Among the bounty that Mister B chose to isolate to savor at his leisure were Chunky bars (with raisins), other chocolate bars, Smarties and one hard candy — root beer barrels. Mister B was not a big fan of hard candies, but root beer barrels were the exception that made the cut to the favorites column. He had always been a fan of root beer, that tasty concoction that enjoyed a resurgence of popularity in the boomer era. Mister Boomer even had a neighbor who brewed his own, and he shared some with the families whose children played with his boys. Stronger than store-bought root beer, it was extremely flavorful. By contrast, root beer barrel candies were a pale comparison, but the fact that the candy took a while to melt on your tongue meant a continuous bombardment of sweet, root beer-like flavor could be enjoyed.
The Internet is great for finding just about anything these days, but when it comes to the origin of root beer barrel candy, the info is stingy at best. It is generally conceded that Charles Hires is credited for introducing a bottled root beer at the 1878 Philadelphia Centennial Exposition. Root beer, like beer or liquor, was produced by farmers in small batches for years — probably decades — before Charles Hires delivered his first bottle. The drink is like beer or liquor in that there is no one recipe. Different regions might flavor their version with local plant and herb extracts, and individuals within any given region might add their own touches to perfect their flavor.
By the mid-1800s, the Industrial Revolution was underway and manufacturing of all types began in earnest. The completion of the first transcontinental railroad in the U.S. was completed in 1869, which meant goods could be transported to all parts of the country. Many industries where processes were accomplished by hand were revolutionized by the assist from newfangled machinery. The candy industry was among them. Mister Boomer, therefore, believes that since root beer was already a known flavor in most parts of the country, the first root beer barrel candy was probably produced in the late 1800s.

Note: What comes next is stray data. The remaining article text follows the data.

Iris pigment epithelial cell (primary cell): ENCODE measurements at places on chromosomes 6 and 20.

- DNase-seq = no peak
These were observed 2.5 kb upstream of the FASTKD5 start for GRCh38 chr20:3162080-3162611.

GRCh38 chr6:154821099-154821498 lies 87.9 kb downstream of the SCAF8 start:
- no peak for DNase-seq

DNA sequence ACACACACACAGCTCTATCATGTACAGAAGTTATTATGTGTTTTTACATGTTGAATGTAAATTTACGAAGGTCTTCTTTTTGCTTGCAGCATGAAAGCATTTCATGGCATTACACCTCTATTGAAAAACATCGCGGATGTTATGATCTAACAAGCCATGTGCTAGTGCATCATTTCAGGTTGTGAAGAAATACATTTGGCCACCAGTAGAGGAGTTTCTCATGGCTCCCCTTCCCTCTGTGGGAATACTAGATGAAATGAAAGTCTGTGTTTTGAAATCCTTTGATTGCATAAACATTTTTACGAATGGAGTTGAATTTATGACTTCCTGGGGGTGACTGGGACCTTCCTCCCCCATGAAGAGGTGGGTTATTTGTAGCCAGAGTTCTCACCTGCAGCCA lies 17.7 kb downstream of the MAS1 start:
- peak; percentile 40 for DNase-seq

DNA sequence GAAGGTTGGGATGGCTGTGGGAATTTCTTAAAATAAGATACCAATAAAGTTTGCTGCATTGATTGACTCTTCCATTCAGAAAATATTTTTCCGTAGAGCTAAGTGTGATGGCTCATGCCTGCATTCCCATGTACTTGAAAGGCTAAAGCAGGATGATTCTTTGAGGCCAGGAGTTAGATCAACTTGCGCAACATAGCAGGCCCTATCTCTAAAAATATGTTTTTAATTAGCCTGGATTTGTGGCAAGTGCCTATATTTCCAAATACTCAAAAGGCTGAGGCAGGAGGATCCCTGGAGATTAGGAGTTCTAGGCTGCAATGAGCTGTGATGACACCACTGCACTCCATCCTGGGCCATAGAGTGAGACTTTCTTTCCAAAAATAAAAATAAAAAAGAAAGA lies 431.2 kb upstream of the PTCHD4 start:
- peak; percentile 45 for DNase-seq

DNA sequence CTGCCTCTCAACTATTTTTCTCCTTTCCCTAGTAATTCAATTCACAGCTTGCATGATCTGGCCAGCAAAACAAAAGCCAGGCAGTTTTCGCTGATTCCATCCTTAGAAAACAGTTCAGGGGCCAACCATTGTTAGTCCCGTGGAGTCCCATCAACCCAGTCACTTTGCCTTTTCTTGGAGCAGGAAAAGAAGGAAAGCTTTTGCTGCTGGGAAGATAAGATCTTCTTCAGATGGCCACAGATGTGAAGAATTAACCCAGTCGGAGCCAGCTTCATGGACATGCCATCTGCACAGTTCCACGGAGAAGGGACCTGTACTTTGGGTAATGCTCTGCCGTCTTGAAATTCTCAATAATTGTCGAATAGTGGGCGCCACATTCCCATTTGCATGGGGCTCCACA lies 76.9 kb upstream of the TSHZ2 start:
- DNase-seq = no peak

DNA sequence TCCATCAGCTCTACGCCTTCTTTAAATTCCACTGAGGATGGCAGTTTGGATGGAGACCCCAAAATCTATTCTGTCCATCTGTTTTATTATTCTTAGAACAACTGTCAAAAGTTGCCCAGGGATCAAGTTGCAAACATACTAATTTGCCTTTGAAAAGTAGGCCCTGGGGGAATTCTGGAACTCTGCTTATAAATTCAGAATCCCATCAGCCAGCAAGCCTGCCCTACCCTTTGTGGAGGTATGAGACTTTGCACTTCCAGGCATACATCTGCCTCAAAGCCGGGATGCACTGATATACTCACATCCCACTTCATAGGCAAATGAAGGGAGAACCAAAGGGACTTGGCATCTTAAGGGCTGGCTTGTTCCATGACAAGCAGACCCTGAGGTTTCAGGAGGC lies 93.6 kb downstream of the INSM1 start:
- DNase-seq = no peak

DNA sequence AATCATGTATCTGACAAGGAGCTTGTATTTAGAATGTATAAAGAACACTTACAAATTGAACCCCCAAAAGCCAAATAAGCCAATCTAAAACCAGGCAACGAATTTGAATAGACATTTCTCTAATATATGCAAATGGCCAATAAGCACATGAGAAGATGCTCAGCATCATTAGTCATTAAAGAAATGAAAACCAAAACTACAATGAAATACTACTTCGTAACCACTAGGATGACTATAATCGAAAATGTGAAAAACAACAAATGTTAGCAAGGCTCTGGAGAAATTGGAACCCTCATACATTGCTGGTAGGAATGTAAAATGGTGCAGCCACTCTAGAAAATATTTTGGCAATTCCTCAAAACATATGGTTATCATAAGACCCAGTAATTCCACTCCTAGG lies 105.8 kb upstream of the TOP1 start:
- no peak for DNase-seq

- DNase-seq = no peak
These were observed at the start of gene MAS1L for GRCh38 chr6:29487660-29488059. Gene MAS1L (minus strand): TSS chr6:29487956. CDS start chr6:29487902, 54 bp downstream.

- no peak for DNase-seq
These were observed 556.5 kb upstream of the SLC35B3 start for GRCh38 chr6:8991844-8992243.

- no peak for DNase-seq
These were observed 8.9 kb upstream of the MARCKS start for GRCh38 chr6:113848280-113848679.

Root beer, the drink, has ridden the wave of popularity many times since then. It became popular during Prohibition as a substitute for beer and liquor. A lot of the flavors and foods that were enjoyed in the 1950s were carry-overs from before the War. Our parents had suffered though the Great Depression and the second World War, so any comforts they had from their childhood were brought into the post-War era so they could share them with their children. It is Mister Boomer’s supposition that root beer barrel candy was one such treat.
The world of the root beer barrel — and commercially-produced root beer — came to a temporary halt in 1960, when the Federal Food and Drug Administration banned sassafras oil and safrole from commercially-made products. They were key ingredients to making root beer, but had been labelled as possible carcinogens. The major brands of root beer — Hires, Dad’s and A & W (which was then sold only in their drive-in restaurants) — had to scramble to substitute for the banned ingredients. It wasn’t long before root beer — and Mister B believes, root beer barrel candies — were back on the market, but by then the public had moved their loyalties to colas.
Root beer barrel candies are still produced today under a variety of brand names. Almost all of them label it as a nostalgia item. How about it, boomers, do have a nostalgic memory of root beer barrel candies?